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The commodification of abuse through celebrity tabloids

The opinions expressed in this article are the writer’s own and do not reflect the views of Her Campus.
This article is written by a student writer from the Her Campus at FIU chapter.
How Kanye participates in the standard and the trouble behind it: 

Once again, here we are. The inevitable round of attention-grabbing social media posts by Kanye West. This time we are not talking about him specifically. Just using him as a vessel to get to the main problem I see in all of this. If you want to hear a discussion on his last social media emergence and situation in the news, I strongly suggest watching Trevor Noah’s video on the Kanye-Kim-Pete controversy that I will link down below. 

Just recently Ye had posted on instagram (now deleted) several screenshots of private conversations he has had with previous partner Kim Kardashian and of several other family members and friends. Making a joke of matters over their kids and just a general social media outburst. This came as expected, since we’ve seen this before in the past from him. Personally, I’m more focused on the follower’s reactions. Of course immediately following, Twitter and Instagram imploded with discussion and continued adding to the ridicule that Kanye was expressing. These reactions on social media unknowingly set the perfect amount of room for a double standard to make it’s nest. A lot of people do not like the Kardashian/Jenner clan. A lot of people could not care less about or just generally despise Kim Kardashian. A lot of people, including myself are not fans. Alternatively, just because I personally do not praise this woman does not mean I need to include myself in making fun of a clear privacy breach or continue to just be a social media bystander when a woman is harassed online. I say this for two reasons.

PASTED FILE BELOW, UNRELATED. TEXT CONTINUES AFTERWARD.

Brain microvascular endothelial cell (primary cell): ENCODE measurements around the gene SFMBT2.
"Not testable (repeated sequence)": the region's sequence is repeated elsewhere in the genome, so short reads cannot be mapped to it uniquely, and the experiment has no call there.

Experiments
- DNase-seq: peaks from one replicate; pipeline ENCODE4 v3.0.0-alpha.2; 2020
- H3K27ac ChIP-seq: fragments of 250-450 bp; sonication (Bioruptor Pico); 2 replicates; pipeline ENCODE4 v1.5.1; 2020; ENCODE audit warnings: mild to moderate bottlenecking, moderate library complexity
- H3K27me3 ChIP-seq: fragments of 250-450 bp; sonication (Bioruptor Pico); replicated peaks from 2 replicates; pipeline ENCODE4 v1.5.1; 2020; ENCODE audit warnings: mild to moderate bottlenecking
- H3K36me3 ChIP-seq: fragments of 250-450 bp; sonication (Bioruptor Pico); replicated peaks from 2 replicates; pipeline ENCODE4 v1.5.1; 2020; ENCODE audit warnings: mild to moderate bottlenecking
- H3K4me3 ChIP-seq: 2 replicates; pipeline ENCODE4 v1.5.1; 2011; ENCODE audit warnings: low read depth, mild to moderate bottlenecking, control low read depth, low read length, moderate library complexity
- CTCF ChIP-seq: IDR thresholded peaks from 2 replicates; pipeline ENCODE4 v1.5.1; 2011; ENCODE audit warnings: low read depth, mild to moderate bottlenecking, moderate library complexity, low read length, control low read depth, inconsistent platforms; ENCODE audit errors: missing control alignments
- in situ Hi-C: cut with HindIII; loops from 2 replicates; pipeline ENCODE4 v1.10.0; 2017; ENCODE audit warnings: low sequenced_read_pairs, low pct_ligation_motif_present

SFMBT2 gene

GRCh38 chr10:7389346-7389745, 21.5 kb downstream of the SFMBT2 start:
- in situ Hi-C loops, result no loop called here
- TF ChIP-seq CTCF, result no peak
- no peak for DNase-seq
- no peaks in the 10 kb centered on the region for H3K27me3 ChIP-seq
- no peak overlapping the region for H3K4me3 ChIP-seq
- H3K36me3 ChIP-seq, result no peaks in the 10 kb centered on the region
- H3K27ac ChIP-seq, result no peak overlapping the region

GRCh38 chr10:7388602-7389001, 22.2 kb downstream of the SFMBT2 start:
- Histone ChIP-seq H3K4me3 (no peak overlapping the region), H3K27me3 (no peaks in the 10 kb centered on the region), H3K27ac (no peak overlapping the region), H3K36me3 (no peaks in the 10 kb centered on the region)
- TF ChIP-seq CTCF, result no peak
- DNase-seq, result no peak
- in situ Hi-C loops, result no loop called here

We would not be getting this same reaction for instance if Brad Pitt did the same thing to Angelina Jolie. When we talk about a celebrity like Jolie there is usually a lot of positive connotation surrounding her, she is generally loved by the public eye. By Kanye doing this without any real sort of consequence, it provides an example to the viewer that if said person that is being harassed is not loved by the public eye, then they are unworthy of any respect. This subconscious standard then seeps into our everyday lives when a potential situation arises. Whether it is discussing forms of emotional, verbal or physical abuse. When we are so used to that sort of action being okay from these culture moguls, we repeat the same in everyday life. Which will ultimately be dangerous for the person on the other side. I agree with Trevor Noah’s notion about the previous social media scandal because it 100% ties itself to this one. If one of the richest women in the world cannot get their ex to stop harassing her, what hope do we have as the public if and when the same thing happens to us individually?

Hi my name is Elizabeth but you can also call me Justine! I’m an international relations major at FIU just trying to share my thoughts, concerns, observations and victories with our HerCampus family!